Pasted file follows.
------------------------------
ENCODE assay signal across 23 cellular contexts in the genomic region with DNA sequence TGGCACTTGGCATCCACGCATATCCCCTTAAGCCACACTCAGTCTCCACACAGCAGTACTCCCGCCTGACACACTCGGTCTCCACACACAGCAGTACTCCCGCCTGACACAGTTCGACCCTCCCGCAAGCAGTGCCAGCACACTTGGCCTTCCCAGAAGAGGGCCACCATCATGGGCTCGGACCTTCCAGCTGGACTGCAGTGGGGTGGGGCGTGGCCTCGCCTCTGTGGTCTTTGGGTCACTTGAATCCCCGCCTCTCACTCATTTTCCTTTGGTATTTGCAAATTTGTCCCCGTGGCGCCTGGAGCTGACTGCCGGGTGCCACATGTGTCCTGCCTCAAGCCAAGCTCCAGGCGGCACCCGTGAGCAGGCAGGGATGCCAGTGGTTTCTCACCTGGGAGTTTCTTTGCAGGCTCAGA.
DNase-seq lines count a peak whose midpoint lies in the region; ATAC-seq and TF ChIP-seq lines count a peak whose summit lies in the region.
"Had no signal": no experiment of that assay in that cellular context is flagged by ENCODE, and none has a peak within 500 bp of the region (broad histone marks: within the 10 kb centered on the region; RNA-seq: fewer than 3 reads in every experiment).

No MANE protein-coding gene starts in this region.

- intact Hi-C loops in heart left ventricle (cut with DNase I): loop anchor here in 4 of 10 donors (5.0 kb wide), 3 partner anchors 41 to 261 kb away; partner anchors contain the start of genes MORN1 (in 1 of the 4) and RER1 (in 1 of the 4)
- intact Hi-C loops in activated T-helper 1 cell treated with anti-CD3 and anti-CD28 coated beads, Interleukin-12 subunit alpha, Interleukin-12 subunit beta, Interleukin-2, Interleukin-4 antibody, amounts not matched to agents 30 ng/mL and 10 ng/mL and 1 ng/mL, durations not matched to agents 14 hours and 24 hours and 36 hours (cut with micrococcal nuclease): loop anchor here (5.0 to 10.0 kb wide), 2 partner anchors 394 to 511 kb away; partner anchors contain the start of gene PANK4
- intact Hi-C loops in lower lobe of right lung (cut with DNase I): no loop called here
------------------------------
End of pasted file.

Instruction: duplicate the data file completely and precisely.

ENCODE assay signal across 23 cellular contexts in the genomic region with DNA sequence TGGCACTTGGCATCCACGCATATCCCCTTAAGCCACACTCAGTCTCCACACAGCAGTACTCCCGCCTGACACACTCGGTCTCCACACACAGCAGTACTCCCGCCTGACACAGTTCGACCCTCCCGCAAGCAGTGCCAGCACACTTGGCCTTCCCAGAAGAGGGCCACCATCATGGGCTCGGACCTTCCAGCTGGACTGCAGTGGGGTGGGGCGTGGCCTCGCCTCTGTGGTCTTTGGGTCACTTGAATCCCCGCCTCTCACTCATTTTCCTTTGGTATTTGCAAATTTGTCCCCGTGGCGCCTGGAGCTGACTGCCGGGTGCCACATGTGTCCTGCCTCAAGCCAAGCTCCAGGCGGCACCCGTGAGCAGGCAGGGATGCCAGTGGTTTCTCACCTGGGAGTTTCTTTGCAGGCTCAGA.
DNase-seq lines count a peak whose midpoint lies in the region; ATAC-seq and TF ChIP-seq lines count a peak whose summit lies in the region.
"Had no signal": no experiment of that assay in that cellular context is flagged by ENCODE, and none has a peak within 500 bp of the region (broad histone marks: within the 10 kb centered on the region; RNA-seq: fewer than 3 reads in every experiment).

No MANE protein-coding gene starts in this region.

- intact Hi-C loops in heart left ventricle (cut with DNase I): loop anchor here in 4 of 10 donors (5.0 kb wide), 3 partner anchors 41 to 261 kb away; partner anchors contain the start of genes MORN1 (in 1 of the 4) and RER1 (in 1 of the 4)
- intact Hi-C loops in activated T-helper 1 cell treated with anti-CD3 and anti-CD28 coated beads, Interleukin-12 subunit alpha, Interleukin-12 subunit beta, Interleukin-2, Interleukin-4 antibody, amounts not matched to agents 30 ng/mL and 10 ng/mL and 1 ng/mL, durations not matched to agents 14 hours and 24 hours and 36 hours (cut with micrococcal nuclease): loop anchor here (5.0 to 10.0 kb wide), 2 partner anchors 394 to 511 kb away; partner anchors contain the start of gene PANK4
- intact Hi-C loops in lower lobe of right lung (cut with DNase I): no loop called here